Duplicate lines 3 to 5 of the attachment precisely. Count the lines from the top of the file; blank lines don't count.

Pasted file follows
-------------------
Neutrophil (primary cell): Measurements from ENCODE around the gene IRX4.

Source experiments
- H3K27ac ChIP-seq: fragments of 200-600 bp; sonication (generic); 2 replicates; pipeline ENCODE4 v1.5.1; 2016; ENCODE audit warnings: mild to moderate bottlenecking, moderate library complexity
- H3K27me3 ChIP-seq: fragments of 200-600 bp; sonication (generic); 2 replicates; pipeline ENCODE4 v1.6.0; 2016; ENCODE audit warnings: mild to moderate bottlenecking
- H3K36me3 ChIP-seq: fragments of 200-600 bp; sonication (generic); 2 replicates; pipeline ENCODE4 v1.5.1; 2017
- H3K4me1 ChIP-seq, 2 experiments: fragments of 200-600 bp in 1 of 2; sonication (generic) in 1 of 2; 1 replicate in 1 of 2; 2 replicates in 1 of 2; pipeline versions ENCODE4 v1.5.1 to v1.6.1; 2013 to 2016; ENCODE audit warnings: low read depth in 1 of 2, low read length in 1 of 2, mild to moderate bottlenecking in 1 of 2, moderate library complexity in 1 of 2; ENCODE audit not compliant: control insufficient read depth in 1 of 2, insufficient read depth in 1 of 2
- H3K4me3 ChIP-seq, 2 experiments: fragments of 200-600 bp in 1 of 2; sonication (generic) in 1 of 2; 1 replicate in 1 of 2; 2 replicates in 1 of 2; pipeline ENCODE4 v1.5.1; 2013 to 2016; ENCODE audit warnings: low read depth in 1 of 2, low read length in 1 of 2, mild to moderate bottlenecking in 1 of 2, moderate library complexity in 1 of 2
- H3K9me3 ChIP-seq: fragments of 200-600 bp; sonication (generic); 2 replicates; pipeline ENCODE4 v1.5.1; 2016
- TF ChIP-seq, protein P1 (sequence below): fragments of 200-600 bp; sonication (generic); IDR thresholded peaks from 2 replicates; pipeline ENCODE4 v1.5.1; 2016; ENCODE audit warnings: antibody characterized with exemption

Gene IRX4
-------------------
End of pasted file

- H3K27ac ChIP-seq: fragments of 200-600 bp; sonication (generic); 2 replicates; pipeline ENCODE4 v1.5.1; 2016; ENCODE audit warnings: mild to moderate bottlenecking, moderate library complexity
- H3K27me3 ChIP-seq: fragments of 200-600 bp; sonication (generic); 2 replicates; pipeline ENCODE4 v1.6.0; 2016; ENCODE audit warnings: mild to moderate bottlenecking
- H3K36me3 ChIP-seq: fragments of 200-600 bp; sonication (generic); 2 replicates; pipeline ENCODE4 v1.5.1; 2017